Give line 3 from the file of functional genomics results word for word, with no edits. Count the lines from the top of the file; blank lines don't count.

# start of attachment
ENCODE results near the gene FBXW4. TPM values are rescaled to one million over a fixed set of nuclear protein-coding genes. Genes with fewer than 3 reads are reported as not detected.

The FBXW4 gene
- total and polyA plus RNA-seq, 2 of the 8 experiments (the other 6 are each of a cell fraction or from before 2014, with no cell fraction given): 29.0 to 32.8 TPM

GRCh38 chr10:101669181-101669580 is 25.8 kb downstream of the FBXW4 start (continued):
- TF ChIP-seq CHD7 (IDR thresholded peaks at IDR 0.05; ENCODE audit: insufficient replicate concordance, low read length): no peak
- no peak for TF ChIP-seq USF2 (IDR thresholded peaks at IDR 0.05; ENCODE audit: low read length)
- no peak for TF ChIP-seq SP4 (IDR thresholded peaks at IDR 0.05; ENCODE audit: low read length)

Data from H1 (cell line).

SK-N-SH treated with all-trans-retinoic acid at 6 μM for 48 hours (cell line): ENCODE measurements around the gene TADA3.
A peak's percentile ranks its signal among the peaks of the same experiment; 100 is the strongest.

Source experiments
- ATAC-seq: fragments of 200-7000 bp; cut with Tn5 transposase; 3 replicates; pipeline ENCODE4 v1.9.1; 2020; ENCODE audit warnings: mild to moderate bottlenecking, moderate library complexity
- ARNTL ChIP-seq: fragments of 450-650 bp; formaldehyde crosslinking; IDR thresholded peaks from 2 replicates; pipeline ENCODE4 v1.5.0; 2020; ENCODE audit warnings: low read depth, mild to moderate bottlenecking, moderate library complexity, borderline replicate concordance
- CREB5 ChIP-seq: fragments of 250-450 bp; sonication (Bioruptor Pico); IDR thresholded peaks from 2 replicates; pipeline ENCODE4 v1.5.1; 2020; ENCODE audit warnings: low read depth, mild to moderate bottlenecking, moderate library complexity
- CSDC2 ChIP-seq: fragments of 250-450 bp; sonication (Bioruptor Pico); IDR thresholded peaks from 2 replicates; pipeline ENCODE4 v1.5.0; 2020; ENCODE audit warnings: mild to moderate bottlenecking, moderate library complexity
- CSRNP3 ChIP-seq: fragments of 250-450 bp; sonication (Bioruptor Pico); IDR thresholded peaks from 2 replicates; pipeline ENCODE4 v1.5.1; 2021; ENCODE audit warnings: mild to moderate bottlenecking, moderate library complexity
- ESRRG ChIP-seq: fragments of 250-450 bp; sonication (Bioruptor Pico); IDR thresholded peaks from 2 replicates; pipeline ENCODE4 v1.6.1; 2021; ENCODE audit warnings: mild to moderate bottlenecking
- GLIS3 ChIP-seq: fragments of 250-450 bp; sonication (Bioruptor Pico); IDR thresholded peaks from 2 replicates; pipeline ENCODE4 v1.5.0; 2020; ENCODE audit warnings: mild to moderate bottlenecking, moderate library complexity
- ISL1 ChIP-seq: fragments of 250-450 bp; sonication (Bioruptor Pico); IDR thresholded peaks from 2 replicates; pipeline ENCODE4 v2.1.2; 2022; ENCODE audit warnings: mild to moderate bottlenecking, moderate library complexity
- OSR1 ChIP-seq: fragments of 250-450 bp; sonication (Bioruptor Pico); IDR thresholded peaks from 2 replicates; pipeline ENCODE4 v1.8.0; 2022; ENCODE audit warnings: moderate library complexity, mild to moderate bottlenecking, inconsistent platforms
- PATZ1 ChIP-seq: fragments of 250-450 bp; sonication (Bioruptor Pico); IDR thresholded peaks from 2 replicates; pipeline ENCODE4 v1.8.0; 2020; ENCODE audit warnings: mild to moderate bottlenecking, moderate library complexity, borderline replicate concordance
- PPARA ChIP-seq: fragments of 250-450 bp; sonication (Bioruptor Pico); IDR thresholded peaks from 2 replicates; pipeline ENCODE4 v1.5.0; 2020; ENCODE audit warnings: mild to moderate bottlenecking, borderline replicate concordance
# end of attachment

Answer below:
- total and polyA plus RNA-seq, 2 of the 8 experiments (the other 6 are each of a cell fraction or from before 2014, with no cell fraction given): 29.0 to 32.8 TPM